There’s a lot of freedom in that. As we serve Christ, in whatever capacity He has given us, we don’t need to think about rewards. Even if only one other person knows how we helped—even if no one finds out what our sacrifice really was—it doesn’t matter. That’s not why we did it. We don’t need to yearn for praise, and we shouldn’t worry about getting the approval of other people. Simply: we work for Christ. We aim for his glory. So make sure you’re faithful to the calling He’s given you!


2. the true way to greatness: James and John don’t seem too concerned about how the other disciples will react to their request. Selfishness has this terribly blinding effect, when all that I see is me. But “when the ten heard it, they began to be greatly displeased” (v 41). Very quickly a schism opens up. When we put ourselves first, it doesn’t take long for others to resent us. Conflict results—within a family, or a church, or among office-bearers—conflict results when we become so attached to our own opinions, or so focused on what we stand to gain. The ten are upset at this display of arrogance.

Jesus has to deal with a sudden division in his inner circle. He calls them to himself and says, “You know that those who are considered rulers over the Gentiles lord it over them, and their great ones exercise authority over them” (v 42). Here he points them to the Romans, the occupying power in Israel. The Romans were known for their elaborate authority structure of governors, prefects, senators, and ultimately, Caesar himself. This system of governing, while it worked in a way, was also known for its many abuses. It was all about asserting yourself, pushing yourself to the front of the line.

Not much has changed. In our society, people still say that a good leader is someone who is strong. We admire someone who projects confidence and knows how to win. It’s the Donald Trumps of this world who get elected, who rise to the top.

But Christ says that his church is fundamentally different. Being a good leader isn’t about insisting on your way. It’s not about dominating others or manipulating them. Instead, Jesus lays out this key principle of life and leadership: “Whoever desires to become great among you shall be your servant. And whoever of you desires to be first must be slave of all” (vv 43-44).

The way of the kingdom—the way of elders and deacons, the way of every Christian at home, in the church, at school—is about service. It’s about being selfless. It’s denying your own will for the benefit of others. Every believer is called to have this attitude. Like Paul says in Philippians 2, “In humility consider others better than yourselves. Each of you should look not only to your own interests, but also the interests of others.”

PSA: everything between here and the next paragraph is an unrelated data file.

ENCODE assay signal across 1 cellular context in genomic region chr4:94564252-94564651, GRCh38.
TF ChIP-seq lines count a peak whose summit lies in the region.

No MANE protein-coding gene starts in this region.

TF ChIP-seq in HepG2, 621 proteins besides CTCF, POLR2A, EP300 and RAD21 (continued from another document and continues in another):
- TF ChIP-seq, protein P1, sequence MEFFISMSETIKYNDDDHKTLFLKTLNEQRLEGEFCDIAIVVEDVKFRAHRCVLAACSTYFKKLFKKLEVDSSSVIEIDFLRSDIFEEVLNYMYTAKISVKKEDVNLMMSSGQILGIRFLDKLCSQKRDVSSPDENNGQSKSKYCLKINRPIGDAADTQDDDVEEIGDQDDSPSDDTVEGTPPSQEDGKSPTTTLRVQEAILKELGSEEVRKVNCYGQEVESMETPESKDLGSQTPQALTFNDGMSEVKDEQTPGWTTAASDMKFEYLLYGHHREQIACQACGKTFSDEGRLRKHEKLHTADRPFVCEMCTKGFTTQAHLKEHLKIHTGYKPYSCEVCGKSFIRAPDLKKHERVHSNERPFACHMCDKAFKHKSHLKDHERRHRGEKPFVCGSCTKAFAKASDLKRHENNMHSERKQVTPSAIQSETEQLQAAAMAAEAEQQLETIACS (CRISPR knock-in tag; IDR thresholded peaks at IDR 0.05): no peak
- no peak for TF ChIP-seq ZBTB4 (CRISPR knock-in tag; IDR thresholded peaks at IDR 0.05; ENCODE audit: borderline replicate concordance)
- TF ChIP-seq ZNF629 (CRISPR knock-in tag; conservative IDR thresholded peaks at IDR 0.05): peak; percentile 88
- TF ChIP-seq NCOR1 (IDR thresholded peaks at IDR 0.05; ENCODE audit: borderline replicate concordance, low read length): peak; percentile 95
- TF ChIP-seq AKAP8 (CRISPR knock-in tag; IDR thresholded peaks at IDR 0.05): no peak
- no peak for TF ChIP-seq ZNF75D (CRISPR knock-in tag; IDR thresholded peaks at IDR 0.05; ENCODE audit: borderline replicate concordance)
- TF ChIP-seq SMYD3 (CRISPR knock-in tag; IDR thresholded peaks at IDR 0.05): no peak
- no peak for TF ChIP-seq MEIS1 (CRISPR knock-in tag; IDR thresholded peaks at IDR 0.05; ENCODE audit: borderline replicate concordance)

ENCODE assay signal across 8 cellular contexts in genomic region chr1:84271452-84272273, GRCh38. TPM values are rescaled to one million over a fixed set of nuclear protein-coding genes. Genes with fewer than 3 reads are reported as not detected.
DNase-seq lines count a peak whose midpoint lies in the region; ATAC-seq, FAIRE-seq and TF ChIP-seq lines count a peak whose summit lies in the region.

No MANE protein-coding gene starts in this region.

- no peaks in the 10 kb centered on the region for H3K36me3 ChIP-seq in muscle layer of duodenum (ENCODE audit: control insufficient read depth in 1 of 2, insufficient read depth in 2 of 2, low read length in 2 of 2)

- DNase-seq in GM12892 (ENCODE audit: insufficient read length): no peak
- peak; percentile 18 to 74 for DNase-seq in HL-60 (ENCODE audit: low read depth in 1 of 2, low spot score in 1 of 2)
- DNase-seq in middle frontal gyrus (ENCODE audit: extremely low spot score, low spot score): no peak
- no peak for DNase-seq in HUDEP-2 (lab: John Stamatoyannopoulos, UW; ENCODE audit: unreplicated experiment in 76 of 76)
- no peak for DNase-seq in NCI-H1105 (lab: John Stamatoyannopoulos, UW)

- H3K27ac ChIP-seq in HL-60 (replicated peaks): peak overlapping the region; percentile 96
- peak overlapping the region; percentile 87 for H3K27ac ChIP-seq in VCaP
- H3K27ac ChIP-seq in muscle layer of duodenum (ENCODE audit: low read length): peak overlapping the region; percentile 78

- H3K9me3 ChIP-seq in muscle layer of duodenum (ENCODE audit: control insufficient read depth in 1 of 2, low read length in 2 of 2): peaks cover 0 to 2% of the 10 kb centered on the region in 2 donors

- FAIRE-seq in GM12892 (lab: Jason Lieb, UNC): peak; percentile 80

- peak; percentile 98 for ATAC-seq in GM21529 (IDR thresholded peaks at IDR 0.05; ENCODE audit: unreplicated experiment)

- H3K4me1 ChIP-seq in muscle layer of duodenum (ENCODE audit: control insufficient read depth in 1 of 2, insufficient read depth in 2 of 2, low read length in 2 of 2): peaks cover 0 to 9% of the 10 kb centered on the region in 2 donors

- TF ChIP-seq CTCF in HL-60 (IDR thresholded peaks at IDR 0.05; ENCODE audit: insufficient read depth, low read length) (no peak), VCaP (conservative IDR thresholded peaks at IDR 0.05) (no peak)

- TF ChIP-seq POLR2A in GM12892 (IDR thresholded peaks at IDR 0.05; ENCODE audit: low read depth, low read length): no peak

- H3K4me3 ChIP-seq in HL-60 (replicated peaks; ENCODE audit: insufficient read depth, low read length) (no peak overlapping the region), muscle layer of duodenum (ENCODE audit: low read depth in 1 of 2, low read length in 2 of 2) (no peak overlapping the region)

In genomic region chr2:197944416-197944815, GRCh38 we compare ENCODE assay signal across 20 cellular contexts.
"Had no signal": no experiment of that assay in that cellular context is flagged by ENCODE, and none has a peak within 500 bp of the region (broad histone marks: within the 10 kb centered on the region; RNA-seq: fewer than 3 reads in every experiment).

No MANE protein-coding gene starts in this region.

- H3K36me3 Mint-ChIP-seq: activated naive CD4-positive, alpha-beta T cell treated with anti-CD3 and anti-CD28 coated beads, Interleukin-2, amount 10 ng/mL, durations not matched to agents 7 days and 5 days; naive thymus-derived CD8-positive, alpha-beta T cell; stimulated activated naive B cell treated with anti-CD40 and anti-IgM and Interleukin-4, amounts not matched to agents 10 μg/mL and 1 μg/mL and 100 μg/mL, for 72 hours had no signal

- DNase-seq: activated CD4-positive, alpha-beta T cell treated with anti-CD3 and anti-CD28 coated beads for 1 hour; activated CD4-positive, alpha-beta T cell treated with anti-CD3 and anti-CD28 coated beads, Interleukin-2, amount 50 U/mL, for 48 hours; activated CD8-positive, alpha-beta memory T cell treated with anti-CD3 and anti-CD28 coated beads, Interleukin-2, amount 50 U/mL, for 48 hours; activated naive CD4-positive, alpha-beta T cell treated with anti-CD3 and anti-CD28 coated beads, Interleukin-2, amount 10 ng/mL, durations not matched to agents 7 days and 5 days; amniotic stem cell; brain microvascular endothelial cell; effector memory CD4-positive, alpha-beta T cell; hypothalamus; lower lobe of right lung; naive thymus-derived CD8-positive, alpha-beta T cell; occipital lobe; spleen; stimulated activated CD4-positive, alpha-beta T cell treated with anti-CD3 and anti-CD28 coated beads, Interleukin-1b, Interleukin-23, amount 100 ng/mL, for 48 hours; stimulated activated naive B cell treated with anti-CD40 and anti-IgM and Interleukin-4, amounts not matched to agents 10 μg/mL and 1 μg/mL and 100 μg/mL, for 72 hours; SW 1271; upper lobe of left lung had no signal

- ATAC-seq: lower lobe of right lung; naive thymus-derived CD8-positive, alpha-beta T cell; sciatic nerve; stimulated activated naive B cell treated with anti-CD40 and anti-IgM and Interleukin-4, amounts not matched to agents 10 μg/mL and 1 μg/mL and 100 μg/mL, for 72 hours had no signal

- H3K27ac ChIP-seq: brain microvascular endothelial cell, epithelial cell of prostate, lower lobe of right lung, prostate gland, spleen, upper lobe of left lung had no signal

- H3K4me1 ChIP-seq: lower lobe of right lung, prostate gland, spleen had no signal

Think about how that attitude can transform our relationships. For example, think about life at home. Husbands and wives might love each other very much, and be committed to each other, but we’re still predisposed to be selfish. I still want to get my own way, and my things are more important than anyone else’s. But this spirit of service is so different—when the husband, because he is the leader, puts his focus on making sure his wife is well-cared for, and that his children are nurtured and loved. That’s the way of leadership that Christ will bless.

This servant-attitude makes all the difference in the church too. Because with a servant-attitude, we’ll be willing to put in that extra time for the church. With this attitude, we’ll be ready to chase after that member who is unfaithful. With this attitude, we’ll be willing to patiently give guidance to someone who is confused. With this attitude, we’ll take the time to listen to someone’s concerns. We’ll walk with someone through a time of crisis. It’s the way of Christ.

Having this attitude of service, one question should often be on the lips of elders and deacons: “What can I do to help?” It’s a good question for all of us, as we live together as church: “What can I do to help?” For we don’t always know what to do. We don’t know what someone needs. We don’t know the hurt that someone feels, and can’t understand the trouble that someone is in. And so, wanting to be a servant for Christ, we ask how we can help.

That’s a difficult thing to practice. By nature, we’re hard on everyone but ourselves. So we avoid those who have needs, unless they can be dealt with quickly. You might say that inside all of us there’s a little “Son of Thunder,” a “Daughter of Thunder!” Office bearers have to beware of this tendency too. It’s easy to come down hard on people. It’s easy to lose patience with the difficult ones, to forget to love the wayward. It’s tempting to want to call down heavenly fire on those who don’t repent.

But we take a different attitude: “Whoever desires to become great among you shall be your servant” (v 43). In Christ’s kingdom, things are upside-down. If you’re willing to put yourself last, then you’ll end up being first. It’s when you give, that you’ll have more. Those who labour humbly, will gain true rest. Those who make themselves of little account are the ones who will find greatness in God’s way.